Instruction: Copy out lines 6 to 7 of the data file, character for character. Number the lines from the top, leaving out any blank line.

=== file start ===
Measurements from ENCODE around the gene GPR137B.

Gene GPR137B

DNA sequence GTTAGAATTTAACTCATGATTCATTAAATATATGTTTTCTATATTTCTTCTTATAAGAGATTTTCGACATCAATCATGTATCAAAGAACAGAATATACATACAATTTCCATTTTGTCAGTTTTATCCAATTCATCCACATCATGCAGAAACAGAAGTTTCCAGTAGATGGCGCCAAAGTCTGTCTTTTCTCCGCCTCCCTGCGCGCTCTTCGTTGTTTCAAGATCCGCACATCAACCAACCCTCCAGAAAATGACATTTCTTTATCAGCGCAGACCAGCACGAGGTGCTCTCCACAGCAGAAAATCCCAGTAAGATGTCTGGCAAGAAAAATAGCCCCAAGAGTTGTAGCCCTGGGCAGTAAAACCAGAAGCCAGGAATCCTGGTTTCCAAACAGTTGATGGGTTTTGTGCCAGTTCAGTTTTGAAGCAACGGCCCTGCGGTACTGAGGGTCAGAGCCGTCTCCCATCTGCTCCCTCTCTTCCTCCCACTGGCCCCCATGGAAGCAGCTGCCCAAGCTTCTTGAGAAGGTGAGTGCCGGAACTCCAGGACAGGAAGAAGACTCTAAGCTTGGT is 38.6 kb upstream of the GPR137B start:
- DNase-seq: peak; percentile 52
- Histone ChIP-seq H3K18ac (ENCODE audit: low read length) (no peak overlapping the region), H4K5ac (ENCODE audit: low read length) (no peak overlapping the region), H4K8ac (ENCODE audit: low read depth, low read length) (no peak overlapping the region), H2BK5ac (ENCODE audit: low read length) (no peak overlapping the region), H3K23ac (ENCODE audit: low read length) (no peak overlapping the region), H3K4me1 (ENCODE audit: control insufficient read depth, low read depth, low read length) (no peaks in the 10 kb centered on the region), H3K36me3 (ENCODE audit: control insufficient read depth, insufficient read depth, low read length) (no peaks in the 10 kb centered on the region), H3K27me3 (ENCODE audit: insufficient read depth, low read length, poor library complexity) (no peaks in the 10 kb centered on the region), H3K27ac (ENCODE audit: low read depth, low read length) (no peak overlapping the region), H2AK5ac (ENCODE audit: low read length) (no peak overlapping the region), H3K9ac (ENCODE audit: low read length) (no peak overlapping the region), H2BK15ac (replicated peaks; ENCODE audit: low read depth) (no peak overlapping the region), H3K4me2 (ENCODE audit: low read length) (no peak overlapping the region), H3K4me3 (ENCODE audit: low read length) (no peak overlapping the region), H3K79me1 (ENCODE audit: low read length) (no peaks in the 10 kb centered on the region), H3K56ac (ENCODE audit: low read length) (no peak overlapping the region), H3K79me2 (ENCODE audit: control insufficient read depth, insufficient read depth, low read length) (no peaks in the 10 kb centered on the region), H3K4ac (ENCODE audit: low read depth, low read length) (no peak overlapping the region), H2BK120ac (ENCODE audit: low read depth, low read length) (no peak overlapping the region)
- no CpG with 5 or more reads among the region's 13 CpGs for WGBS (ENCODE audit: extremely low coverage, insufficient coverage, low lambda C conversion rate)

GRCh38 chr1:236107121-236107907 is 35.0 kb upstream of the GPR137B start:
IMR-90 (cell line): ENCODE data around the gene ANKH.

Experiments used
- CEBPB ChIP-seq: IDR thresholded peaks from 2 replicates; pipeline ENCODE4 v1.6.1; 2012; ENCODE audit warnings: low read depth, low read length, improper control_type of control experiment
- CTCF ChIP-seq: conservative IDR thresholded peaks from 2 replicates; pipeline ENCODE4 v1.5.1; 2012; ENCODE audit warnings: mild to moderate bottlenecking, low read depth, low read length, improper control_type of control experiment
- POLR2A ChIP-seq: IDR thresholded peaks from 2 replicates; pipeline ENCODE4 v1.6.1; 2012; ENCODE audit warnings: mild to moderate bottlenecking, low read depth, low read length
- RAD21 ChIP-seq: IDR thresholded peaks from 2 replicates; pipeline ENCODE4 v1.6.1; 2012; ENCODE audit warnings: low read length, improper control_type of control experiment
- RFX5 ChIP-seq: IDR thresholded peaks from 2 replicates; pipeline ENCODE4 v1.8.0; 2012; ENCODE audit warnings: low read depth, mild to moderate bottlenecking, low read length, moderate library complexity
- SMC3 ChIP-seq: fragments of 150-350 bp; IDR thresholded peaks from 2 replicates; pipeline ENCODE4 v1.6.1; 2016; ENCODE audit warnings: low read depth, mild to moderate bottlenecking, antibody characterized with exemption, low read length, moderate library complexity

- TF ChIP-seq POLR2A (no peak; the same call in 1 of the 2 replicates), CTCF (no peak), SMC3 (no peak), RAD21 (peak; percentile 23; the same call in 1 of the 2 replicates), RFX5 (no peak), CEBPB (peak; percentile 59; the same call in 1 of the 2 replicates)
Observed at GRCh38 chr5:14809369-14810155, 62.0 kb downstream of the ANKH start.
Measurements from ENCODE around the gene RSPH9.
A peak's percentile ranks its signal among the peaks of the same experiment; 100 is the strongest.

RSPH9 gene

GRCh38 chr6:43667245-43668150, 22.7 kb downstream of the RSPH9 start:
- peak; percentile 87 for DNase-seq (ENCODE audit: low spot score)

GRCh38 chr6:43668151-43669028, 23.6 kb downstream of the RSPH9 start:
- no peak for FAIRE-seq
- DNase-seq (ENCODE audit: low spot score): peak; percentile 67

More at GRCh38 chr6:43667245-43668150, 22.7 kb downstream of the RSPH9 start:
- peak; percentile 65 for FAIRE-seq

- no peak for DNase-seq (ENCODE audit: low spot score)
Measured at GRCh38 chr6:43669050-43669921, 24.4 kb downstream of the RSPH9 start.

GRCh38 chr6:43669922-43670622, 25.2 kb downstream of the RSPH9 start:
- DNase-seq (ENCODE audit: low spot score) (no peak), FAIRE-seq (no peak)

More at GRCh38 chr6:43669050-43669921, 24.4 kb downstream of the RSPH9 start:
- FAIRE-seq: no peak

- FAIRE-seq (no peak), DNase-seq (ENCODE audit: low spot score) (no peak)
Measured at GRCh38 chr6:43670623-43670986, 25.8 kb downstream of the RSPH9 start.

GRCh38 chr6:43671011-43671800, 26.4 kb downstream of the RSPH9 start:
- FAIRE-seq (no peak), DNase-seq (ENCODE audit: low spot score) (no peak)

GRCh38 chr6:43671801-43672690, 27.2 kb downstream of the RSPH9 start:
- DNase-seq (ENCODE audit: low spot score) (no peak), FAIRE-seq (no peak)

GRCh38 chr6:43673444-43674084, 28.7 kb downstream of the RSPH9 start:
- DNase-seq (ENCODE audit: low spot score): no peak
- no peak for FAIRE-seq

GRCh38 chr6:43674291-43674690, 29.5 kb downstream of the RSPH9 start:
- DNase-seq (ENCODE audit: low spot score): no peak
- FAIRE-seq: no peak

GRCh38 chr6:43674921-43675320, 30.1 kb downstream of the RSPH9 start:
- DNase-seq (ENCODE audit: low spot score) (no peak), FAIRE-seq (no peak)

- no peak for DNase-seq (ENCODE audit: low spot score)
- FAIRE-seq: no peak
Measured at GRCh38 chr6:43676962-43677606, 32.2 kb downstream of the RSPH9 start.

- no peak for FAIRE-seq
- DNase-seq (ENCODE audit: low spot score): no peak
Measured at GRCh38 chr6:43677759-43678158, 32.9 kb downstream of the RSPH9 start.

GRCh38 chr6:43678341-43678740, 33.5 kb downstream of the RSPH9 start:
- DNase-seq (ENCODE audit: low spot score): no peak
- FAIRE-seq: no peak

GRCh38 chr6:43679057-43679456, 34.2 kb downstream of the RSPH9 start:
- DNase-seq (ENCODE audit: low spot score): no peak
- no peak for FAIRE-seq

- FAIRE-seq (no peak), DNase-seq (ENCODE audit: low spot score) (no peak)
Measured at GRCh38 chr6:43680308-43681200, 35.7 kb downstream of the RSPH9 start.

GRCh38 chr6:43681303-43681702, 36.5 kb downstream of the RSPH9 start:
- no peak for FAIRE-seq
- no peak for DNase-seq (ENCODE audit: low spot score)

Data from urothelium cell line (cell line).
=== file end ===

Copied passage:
- no CpG with 5 or more reads among the region's 13 CpGs for WGBS (ENCODE audit: extremely low coverage, insufficient coverage, low lambda C conversion rate)

GRCh38 chr1:236107121-236107907 is 35.0 kb upstream of the GPR137B start: